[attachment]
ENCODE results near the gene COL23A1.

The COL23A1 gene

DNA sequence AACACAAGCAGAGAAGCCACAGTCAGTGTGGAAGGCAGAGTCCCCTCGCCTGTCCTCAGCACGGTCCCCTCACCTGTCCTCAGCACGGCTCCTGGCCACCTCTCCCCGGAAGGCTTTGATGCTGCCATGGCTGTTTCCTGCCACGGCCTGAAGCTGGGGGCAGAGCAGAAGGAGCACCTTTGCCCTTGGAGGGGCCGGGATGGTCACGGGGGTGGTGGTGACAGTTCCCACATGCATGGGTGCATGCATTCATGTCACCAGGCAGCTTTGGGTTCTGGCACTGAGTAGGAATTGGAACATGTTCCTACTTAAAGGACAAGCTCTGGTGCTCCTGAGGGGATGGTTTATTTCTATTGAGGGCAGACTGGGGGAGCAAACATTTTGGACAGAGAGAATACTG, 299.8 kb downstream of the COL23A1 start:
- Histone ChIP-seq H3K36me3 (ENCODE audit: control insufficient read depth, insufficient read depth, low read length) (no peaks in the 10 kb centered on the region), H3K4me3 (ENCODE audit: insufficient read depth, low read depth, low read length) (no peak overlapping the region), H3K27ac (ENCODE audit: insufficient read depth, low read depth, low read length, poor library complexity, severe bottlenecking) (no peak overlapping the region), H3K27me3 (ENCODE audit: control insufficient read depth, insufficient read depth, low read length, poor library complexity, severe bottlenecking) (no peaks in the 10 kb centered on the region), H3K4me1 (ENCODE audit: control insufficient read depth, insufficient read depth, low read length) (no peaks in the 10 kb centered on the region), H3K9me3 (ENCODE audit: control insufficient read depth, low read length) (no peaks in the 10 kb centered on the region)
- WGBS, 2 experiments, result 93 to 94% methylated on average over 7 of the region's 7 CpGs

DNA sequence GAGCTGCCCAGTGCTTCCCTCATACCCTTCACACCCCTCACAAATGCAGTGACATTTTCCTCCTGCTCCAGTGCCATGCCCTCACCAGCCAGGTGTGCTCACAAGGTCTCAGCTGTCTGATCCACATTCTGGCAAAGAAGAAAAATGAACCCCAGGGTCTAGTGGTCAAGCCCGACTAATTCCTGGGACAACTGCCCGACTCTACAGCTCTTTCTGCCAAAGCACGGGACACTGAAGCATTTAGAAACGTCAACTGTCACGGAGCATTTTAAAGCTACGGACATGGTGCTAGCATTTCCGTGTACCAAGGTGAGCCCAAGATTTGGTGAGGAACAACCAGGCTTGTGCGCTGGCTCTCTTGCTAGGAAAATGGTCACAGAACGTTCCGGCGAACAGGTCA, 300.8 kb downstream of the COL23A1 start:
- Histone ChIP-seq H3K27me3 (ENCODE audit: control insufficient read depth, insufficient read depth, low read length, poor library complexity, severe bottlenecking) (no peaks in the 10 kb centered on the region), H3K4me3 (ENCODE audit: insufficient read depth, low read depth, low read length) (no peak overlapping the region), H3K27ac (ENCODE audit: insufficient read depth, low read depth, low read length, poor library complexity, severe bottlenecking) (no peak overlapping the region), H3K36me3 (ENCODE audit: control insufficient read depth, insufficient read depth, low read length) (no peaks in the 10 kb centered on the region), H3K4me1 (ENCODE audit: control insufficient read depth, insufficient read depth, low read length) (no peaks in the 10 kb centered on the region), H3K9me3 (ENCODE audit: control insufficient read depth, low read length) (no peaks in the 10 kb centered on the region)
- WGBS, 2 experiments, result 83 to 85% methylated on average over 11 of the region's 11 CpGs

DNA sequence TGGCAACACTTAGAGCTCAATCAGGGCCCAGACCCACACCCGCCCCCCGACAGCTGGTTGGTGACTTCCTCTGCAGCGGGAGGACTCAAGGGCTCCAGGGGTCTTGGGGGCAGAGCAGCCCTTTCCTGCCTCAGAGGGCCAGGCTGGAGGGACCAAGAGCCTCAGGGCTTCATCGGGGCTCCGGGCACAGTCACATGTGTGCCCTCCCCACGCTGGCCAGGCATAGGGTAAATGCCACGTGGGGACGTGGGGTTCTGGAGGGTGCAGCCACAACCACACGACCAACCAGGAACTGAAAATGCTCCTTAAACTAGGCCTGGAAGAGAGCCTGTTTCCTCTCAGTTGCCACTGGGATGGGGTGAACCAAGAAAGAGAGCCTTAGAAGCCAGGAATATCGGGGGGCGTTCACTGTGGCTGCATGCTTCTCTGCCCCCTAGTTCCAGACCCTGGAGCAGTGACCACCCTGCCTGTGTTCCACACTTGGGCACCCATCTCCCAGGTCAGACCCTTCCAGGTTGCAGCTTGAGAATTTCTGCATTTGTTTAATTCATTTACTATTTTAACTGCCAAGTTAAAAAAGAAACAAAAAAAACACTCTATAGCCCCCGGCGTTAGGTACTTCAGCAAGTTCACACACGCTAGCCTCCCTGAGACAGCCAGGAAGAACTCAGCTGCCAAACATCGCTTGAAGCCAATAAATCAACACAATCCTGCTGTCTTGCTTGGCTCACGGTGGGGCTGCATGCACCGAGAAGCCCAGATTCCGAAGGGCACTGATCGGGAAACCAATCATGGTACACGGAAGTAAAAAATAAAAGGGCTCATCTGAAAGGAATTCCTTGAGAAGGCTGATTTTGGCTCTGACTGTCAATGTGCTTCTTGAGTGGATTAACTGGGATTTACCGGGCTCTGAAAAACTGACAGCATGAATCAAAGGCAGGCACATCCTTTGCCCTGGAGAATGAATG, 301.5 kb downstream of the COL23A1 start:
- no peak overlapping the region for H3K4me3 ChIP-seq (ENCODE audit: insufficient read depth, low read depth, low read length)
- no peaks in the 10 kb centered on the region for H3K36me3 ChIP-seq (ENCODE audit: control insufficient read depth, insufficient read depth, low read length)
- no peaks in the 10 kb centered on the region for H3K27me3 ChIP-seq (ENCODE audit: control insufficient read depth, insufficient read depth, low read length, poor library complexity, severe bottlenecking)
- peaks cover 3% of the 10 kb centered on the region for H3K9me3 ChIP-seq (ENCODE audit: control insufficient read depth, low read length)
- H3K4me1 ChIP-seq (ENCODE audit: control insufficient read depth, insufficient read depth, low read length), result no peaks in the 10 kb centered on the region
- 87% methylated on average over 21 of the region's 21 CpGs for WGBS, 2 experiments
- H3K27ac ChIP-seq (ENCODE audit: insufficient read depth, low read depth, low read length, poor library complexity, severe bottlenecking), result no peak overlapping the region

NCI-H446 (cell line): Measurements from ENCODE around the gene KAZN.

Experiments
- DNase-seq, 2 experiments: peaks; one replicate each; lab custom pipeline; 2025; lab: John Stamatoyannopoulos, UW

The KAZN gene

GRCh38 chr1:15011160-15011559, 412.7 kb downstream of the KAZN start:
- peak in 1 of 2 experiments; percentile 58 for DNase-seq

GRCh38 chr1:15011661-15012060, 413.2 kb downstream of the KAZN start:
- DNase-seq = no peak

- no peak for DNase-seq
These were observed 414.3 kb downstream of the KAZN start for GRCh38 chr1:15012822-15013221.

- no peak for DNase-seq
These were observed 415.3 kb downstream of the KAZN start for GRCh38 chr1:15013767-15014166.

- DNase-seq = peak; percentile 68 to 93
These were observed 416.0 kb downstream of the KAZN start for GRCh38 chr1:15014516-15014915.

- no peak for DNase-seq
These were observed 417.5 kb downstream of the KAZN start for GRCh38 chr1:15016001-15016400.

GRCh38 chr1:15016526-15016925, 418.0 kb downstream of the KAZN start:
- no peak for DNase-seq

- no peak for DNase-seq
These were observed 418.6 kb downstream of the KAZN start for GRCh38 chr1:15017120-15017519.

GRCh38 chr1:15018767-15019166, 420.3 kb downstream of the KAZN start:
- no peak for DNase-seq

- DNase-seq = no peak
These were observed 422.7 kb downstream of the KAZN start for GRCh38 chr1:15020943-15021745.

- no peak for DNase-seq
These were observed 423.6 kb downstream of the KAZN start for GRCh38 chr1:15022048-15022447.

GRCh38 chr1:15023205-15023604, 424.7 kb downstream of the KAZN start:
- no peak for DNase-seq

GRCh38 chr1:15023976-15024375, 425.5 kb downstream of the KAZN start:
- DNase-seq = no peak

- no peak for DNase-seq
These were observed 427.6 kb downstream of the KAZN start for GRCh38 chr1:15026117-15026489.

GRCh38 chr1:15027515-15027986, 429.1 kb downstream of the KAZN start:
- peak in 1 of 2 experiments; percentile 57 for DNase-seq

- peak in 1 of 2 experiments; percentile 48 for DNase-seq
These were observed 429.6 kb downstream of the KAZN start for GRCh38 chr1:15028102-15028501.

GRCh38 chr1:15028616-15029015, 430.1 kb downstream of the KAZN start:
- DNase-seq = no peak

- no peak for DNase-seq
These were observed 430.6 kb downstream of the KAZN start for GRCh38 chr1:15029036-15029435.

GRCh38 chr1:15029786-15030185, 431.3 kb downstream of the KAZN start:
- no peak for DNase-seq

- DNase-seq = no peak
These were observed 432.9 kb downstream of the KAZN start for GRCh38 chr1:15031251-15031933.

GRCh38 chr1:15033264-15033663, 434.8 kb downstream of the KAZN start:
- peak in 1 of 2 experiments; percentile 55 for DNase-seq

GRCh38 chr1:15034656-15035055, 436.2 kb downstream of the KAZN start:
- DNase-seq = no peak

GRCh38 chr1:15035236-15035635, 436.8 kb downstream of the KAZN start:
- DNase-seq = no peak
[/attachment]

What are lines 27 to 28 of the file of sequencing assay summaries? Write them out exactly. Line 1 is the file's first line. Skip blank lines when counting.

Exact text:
- no peak for DNase-seq
These were observed 415.3 kb downstream of the KAZN start for GRCh38 chr1:15013767-15014166.